Since 2004, Brooklyn-based musician Tim Fite has released two proper albums — Gone Ain't Gone and Fair Ain't Fair — on Anti. And with his latest Under The Table Tennis he adds to a successful string of self-released albums that he's made available for free on his website.
As far as genres go, Fite takes immense pleasure in cunningly mashing them all up. His music is an uncanny and carnivalistic musical melee of hip hop, folk, blues, spirituals, rock and pop. It's audacious and unpredictable mix designed to incite angry mobs, comfort and rally the working class and evoke a massive boogie-fest of rejoicing.
One of Fite's best assets is that he doesn't take himself to seriously so he can play the jester for the common folk. He uses his goofy, wacky and at times bizarre humor to weave together witty storylines that satirize and question life's myriad contradictions, injustices and WTF's. And whether he raps, sings or shouts, his lyrics are curiously simple, strange and beautiful. And they have a way of sneaking into your mind and heart making you giggle, grimace or feel exactly what Fite wants you to feel.
Fite's last full-length free download was 2007's Over the Counter Culture. On that album he took aim at the evils and bogusness of war, gangsta bling and consumer culture. And with Under The Table Tennis, yet again, he pulls no punches. For starters, the lead track "For-Closure," is a stomping and pounding fistful of righteous anger. I don't know if he's drawing from personal experience, but nonetheless, the song personifies the heartbreak felt by homeowners who've lost their houses due to the sad state of the U.S. economy.
Then comes "Oversight," on which Fite deftly samples soundbites from President Obama's speeches. I know I enjoyed hearing the comically entertaining and sly spin on political rhetoric. And I'm sure the Commander in Chief will at least appreciate the creative combination and re-contextualization of his speech snippets as they slide in and out over the blasting horns and swinging freak-jazz musical backdrop.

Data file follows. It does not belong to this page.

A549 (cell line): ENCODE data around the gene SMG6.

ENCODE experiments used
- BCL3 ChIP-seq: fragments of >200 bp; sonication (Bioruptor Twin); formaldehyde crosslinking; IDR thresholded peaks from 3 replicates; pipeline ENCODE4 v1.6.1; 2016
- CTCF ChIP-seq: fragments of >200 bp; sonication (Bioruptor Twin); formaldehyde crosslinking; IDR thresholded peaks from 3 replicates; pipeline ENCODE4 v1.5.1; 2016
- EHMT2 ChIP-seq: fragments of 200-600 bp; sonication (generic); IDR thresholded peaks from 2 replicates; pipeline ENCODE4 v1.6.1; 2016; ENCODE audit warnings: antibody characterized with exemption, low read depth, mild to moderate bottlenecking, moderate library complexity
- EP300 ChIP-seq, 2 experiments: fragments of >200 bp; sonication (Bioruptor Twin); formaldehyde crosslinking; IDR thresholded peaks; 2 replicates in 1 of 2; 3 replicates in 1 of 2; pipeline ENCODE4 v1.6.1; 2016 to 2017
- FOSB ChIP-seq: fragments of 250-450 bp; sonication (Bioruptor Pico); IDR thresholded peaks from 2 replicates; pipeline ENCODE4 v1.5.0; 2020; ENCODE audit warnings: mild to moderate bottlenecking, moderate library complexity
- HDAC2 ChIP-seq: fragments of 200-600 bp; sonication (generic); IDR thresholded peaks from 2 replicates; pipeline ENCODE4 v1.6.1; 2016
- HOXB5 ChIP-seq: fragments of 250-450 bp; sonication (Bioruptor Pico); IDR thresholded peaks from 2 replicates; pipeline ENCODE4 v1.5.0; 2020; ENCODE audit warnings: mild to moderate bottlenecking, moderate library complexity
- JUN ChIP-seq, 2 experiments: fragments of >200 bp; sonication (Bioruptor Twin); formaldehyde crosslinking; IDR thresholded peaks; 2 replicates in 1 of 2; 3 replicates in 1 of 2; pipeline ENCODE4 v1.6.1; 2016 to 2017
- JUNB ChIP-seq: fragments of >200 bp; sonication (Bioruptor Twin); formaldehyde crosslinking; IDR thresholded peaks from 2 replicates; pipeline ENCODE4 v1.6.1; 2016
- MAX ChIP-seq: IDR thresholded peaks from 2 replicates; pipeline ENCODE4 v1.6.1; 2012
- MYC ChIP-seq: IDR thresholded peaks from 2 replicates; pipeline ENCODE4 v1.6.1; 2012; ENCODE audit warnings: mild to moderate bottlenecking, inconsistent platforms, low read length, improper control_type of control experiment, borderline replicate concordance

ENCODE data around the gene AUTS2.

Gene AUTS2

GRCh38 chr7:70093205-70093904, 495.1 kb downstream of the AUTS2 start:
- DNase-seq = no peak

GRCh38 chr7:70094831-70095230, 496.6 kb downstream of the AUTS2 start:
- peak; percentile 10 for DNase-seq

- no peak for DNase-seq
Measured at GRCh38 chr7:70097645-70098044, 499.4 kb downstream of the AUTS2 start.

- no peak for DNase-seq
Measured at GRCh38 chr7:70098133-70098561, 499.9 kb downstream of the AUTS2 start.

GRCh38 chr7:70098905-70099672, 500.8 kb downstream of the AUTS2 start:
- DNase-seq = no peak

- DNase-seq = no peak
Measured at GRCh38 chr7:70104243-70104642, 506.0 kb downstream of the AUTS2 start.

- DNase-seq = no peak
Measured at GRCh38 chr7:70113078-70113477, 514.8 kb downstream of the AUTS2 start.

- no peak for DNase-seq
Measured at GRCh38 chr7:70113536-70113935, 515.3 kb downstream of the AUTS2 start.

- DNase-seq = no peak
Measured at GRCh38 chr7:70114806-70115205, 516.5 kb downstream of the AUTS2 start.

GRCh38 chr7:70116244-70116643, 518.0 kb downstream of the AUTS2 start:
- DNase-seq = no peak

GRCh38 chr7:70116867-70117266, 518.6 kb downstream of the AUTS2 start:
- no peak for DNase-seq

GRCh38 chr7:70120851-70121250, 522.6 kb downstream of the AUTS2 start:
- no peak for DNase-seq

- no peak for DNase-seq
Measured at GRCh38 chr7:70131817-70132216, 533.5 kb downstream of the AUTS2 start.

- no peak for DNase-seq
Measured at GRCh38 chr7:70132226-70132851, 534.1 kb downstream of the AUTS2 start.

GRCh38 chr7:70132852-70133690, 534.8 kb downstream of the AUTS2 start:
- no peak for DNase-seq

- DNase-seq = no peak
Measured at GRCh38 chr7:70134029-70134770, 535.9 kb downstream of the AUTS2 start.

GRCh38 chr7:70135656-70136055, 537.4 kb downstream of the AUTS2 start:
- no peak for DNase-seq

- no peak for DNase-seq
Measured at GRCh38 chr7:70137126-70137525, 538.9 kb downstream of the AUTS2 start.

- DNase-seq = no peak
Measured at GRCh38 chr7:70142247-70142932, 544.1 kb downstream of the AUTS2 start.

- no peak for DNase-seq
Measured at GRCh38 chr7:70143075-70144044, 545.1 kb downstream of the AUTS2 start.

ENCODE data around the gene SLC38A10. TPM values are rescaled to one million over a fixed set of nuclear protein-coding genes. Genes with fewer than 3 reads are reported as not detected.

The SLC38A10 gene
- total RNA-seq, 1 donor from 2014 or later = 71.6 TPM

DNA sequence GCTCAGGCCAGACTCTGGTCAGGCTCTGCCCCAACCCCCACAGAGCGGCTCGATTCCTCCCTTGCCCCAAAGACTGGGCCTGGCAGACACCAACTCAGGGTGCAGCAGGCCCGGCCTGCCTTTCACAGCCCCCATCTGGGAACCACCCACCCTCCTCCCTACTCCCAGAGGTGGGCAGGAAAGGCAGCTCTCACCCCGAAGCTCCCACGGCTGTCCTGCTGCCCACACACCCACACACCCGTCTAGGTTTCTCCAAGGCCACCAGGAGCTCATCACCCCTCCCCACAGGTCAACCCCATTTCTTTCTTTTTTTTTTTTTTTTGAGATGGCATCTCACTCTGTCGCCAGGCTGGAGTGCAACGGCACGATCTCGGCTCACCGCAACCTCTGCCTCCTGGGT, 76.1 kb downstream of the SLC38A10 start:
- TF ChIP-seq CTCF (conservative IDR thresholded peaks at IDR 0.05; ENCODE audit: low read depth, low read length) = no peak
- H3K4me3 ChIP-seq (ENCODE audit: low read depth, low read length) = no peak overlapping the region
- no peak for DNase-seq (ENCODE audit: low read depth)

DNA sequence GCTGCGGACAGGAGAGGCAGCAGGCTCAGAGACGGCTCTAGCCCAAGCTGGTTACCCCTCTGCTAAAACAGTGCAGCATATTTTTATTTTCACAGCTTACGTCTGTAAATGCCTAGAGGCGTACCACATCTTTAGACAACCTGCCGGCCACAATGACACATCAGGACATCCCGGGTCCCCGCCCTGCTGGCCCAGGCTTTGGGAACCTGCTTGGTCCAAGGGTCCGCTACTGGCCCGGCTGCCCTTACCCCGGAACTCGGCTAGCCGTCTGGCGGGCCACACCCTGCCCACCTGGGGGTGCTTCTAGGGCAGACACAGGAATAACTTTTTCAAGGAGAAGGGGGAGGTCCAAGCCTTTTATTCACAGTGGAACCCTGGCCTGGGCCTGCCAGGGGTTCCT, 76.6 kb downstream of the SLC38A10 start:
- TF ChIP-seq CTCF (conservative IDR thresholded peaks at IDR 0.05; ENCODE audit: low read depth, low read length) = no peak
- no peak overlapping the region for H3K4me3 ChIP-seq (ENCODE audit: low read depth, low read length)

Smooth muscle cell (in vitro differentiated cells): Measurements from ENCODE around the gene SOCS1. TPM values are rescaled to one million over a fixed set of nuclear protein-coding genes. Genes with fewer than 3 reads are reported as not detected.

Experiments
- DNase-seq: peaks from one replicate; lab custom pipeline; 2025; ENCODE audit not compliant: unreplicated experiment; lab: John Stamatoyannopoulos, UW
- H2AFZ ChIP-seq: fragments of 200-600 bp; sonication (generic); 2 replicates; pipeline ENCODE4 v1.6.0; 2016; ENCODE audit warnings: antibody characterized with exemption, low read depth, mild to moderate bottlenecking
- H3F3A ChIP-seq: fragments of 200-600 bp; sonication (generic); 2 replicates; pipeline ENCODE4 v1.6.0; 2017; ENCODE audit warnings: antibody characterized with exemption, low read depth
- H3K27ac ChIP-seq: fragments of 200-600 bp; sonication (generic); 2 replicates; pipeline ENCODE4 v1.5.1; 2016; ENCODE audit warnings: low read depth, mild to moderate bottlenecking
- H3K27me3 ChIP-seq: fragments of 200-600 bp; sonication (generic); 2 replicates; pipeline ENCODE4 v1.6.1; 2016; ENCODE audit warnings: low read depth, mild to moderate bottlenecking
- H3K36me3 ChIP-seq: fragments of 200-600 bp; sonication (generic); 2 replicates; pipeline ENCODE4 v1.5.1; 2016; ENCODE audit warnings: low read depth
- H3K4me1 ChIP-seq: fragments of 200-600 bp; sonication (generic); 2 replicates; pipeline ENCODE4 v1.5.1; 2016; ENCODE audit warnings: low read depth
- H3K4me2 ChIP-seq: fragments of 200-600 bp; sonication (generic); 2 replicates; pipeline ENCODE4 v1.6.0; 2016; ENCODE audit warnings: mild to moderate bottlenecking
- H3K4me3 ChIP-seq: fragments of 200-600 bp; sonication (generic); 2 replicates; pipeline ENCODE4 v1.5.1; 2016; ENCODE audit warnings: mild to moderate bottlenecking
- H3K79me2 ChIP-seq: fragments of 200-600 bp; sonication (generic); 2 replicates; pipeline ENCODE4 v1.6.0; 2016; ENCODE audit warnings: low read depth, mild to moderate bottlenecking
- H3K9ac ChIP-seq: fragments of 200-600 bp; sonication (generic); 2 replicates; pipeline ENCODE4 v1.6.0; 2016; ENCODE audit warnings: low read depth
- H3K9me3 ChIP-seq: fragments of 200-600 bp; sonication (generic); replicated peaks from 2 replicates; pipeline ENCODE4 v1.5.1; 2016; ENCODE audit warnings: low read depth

Whether it's overt and in your face, or covert via metaphor and slick storytelling, for the most part, UTTT is what I expected from Fite. But he's clearly upped the ante this time around. Front to back, the album has few (if any) missteps and is packed with anthems for the overworked (Jobs), uninsured (Not Covred), under-empowered employees (No Notice), struggling artists (Why You No Pay Me) to name just a few. And one of the albums most consumer-focused and joyously empowering tunes is the righteously rocking, raging and grooving psychedelic soul track "Money Back." If there ever was a anthem for refunds this is it.
Yes, Fite does get political and stands unashamedly on his soapbox, but he never gets too serious and, like a gifted orator and skillful songster, he knows how to woo and leave you feeling good and sow the seeds of thought with the catchy, cautionary and flippant finale "We Didn't Warn You."
The more I listen to Under The Table Tennis, the more I think of how it will sound and stand up five, or even ten years from now. That said, I see the album not only as one of the best albums (so far) of 2010, but I also see it as a candidate for a contemporary soundtrack time capsule of our current economic times. And whatever socioeconomic class you're in, Fite has crafted a song that's waiting for you to claim as your own.
The only thing that bothers me about the album is that Fite is giving it away for free, because I would have gladly paid for it. But, hey, that's just how generous of a guy he is. So the only logically thing you can do is download the gem, soak it up and then go see Fite live. Because during his one man traveling roadshow, his other talent (movie-making) transforms his show into a concert-meets-mini-cartoon-film-fest bursting with laughs, pleasure, liberation and pure sonic satisfaction.
Download Under the Table Tennis on Tim Fite's website.Powered by Sidelines